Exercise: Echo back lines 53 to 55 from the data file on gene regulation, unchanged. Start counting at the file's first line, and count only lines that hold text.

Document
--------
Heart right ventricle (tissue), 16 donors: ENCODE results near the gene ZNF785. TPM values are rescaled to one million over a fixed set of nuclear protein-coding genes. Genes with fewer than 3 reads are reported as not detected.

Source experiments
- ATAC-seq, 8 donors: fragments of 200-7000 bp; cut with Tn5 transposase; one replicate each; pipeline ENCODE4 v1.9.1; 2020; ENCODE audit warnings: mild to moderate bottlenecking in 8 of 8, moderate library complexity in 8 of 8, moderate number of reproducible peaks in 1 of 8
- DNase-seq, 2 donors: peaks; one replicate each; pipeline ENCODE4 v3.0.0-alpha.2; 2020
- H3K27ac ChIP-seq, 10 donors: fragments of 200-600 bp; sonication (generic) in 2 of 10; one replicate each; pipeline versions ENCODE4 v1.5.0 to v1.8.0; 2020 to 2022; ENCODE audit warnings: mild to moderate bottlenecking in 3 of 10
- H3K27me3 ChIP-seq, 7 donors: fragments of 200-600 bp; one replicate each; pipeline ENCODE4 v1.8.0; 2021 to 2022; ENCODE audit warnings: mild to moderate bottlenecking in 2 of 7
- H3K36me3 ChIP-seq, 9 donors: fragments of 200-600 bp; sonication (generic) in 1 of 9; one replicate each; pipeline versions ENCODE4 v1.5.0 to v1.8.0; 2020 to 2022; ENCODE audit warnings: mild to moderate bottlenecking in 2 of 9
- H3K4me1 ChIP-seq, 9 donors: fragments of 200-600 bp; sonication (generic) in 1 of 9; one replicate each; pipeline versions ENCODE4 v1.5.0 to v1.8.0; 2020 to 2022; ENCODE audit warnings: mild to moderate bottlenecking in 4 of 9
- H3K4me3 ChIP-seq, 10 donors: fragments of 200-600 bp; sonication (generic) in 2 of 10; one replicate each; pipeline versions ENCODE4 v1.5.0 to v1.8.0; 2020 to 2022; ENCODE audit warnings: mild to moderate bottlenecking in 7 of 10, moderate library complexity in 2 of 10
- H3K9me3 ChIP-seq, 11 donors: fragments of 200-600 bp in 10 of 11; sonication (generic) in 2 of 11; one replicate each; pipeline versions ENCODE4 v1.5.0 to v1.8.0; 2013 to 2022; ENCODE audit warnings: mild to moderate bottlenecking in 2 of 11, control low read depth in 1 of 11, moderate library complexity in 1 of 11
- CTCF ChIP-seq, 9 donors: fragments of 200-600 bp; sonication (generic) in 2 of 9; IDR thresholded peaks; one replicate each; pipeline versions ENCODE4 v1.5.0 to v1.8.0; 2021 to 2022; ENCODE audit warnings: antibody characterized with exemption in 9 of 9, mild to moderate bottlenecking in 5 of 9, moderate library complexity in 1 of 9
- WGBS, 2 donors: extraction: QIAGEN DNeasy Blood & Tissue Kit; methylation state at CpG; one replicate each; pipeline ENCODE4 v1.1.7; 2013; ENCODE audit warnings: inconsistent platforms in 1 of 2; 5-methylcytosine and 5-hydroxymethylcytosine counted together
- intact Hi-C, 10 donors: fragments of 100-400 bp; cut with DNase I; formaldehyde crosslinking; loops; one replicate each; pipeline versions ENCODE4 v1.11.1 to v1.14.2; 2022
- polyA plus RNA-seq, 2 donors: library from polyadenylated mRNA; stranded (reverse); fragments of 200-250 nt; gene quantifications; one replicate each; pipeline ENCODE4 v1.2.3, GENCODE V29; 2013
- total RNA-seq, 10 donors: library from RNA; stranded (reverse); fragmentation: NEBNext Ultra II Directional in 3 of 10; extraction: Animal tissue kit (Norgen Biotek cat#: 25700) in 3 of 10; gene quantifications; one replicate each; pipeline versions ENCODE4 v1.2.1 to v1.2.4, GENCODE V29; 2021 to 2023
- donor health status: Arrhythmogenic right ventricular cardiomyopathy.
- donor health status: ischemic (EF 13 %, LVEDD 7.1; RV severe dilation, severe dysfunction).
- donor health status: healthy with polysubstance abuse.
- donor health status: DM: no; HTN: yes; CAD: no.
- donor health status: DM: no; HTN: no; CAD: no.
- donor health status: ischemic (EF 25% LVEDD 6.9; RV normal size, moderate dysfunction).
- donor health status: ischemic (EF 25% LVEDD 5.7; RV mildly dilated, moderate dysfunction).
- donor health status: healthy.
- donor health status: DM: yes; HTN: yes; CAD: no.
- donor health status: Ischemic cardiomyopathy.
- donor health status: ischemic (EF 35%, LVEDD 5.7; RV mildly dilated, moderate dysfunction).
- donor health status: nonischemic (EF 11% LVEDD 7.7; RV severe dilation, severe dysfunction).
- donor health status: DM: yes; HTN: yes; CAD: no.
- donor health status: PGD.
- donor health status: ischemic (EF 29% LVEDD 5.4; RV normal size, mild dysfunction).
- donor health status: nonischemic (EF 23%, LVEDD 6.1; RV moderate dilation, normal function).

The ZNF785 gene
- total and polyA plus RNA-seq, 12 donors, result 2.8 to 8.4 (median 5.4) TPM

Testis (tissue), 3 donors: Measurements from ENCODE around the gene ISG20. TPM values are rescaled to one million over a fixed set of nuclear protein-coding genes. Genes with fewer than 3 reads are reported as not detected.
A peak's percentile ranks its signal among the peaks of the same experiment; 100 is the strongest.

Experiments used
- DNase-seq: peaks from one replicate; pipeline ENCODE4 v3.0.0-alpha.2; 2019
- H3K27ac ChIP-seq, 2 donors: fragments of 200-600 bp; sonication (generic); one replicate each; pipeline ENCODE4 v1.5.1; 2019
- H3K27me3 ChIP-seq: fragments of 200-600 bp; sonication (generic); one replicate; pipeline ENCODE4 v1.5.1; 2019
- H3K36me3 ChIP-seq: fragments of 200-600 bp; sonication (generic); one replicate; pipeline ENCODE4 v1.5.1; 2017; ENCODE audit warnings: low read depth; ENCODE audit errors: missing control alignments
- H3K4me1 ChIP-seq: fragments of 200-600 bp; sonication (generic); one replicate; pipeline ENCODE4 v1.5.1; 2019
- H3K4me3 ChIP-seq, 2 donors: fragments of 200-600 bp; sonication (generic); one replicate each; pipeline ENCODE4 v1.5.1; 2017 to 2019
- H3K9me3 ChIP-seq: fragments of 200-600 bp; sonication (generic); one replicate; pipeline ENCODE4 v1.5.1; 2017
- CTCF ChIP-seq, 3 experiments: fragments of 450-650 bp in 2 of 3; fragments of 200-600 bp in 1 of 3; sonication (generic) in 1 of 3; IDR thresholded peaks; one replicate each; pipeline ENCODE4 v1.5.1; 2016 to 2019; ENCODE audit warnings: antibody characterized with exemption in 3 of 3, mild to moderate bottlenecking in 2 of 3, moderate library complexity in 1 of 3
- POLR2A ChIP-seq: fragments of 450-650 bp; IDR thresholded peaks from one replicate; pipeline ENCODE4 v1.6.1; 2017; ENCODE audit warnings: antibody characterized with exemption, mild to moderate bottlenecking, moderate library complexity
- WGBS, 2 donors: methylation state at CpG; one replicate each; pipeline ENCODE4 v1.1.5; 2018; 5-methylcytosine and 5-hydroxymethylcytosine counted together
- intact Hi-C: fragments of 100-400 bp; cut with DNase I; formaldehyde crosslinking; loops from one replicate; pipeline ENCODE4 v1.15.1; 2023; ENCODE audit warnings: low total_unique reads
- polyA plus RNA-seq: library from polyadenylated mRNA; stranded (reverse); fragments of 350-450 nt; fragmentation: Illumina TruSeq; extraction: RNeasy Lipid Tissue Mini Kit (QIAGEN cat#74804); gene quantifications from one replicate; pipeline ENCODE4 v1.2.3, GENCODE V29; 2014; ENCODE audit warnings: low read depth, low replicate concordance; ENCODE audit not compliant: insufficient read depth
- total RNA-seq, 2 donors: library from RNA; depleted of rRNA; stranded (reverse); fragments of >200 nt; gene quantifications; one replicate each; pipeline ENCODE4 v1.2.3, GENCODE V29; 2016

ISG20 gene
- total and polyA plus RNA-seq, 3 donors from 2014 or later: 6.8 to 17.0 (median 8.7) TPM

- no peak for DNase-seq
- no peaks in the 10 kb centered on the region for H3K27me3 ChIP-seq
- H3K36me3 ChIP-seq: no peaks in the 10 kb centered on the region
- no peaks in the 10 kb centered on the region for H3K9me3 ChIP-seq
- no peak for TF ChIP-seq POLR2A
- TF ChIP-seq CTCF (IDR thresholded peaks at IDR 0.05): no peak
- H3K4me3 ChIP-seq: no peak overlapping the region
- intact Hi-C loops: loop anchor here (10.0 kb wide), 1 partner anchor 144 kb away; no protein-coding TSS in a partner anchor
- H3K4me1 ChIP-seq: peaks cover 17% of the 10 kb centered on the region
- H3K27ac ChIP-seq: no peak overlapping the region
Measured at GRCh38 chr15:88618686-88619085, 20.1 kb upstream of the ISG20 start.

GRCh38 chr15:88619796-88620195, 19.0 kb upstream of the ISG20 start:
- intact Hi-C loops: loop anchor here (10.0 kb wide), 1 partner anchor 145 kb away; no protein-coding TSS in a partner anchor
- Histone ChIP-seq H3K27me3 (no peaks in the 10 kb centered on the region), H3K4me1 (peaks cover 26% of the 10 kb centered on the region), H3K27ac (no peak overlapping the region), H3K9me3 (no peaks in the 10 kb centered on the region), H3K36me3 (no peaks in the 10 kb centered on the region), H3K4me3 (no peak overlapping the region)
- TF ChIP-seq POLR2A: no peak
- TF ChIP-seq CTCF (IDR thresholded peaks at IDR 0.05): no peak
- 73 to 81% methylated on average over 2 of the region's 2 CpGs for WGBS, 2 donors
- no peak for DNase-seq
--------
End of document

- no peaks in the 10 kb centered on the region for H3K27me3 ChIP-seq
- H3K36me3 ChIP-seq: no peaks in the 10 kb centered on the region
- no peaks in the 10 kb centered on the region for H3K9me3 ChIP-seq